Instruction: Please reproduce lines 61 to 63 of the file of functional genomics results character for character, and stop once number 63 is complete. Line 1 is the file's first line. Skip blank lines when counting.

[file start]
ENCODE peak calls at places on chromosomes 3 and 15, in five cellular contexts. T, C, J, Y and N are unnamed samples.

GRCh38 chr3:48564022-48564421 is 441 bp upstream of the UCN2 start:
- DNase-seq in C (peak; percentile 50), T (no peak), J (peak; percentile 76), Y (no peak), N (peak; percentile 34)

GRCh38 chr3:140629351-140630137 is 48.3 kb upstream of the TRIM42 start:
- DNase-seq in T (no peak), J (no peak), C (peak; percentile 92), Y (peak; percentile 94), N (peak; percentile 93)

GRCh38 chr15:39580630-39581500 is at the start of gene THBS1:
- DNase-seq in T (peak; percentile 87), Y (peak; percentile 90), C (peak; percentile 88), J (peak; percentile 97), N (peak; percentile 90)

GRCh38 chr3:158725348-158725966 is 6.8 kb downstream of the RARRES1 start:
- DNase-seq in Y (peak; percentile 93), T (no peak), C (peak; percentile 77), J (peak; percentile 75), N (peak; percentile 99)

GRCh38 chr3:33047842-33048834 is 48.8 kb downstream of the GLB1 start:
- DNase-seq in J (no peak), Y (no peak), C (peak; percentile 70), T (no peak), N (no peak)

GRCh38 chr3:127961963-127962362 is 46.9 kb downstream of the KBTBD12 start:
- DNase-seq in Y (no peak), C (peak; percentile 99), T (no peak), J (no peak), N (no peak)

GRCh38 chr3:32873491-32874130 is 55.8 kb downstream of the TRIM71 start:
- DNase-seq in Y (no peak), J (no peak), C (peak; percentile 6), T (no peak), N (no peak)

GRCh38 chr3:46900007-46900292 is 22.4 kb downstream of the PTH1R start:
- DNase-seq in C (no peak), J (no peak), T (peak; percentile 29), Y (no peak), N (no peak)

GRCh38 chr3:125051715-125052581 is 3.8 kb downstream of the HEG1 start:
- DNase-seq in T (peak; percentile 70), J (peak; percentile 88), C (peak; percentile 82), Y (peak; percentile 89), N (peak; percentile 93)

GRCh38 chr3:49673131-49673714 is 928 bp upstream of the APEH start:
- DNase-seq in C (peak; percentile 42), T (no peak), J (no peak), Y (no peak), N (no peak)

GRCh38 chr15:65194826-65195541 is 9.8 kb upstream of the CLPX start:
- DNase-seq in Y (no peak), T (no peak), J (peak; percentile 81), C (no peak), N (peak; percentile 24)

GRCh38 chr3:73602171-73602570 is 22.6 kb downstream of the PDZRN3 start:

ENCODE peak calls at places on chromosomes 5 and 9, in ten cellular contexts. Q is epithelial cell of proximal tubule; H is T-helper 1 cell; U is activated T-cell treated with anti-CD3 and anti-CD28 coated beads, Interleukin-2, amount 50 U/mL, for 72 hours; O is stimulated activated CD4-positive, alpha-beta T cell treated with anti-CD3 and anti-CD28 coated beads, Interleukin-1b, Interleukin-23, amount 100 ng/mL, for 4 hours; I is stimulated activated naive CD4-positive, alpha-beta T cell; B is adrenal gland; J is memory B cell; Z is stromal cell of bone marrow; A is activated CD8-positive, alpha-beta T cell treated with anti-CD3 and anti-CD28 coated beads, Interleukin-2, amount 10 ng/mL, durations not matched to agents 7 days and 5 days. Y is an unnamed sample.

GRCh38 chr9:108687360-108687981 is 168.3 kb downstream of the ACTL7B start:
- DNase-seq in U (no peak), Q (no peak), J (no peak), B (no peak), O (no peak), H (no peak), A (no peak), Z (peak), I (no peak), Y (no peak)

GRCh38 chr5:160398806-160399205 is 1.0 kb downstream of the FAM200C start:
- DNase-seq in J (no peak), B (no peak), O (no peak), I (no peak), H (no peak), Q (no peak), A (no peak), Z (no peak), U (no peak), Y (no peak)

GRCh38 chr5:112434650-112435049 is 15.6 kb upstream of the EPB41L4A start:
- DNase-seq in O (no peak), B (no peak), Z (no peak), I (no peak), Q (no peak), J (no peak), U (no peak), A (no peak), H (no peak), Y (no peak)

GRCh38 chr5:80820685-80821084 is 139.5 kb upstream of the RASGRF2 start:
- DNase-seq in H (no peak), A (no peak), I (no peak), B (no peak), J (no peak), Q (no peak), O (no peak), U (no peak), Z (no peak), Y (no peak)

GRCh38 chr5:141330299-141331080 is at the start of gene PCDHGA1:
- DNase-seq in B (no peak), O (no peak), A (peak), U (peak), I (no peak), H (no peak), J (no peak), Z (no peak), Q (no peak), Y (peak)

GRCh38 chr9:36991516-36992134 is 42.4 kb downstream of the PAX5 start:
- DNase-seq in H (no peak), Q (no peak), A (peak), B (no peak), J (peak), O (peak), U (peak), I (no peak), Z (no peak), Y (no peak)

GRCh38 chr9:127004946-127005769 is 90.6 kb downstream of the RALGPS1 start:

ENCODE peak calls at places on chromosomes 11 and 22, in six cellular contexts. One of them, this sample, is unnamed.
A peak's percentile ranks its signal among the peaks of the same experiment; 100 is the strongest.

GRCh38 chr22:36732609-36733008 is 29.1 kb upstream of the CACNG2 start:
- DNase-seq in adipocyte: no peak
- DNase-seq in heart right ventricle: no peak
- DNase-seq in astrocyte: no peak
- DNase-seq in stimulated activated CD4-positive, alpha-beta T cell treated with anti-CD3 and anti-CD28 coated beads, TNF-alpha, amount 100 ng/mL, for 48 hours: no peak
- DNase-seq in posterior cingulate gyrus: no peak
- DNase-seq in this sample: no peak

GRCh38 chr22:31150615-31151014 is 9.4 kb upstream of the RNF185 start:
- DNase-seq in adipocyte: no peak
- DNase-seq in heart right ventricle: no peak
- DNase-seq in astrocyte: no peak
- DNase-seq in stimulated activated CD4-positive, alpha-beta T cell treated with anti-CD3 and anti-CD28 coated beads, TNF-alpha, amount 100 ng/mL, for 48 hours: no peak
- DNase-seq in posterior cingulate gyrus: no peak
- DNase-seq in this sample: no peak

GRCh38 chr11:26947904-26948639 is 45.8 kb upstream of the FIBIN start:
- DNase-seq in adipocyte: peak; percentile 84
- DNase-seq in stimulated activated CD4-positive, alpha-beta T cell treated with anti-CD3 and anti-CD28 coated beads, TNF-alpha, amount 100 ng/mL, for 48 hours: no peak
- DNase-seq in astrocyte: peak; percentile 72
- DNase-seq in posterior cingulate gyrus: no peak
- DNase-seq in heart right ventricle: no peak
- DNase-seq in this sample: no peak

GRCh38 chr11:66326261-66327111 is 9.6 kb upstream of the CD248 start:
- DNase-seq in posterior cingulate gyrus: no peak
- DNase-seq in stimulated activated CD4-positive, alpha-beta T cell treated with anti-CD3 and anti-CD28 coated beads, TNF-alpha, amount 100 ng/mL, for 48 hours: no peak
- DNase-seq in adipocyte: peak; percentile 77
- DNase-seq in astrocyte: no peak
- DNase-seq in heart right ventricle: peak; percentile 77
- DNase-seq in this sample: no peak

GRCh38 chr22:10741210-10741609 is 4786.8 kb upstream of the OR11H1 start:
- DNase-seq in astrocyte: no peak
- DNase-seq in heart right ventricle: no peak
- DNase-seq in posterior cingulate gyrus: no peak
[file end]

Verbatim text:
- DNase-seq in this sample: no peak

GRCh38 chr11:66326261-66327111 is 9.6 kb upstream of the CD248 start:
- DNase-seq in posterior cingulate gyrus: no peak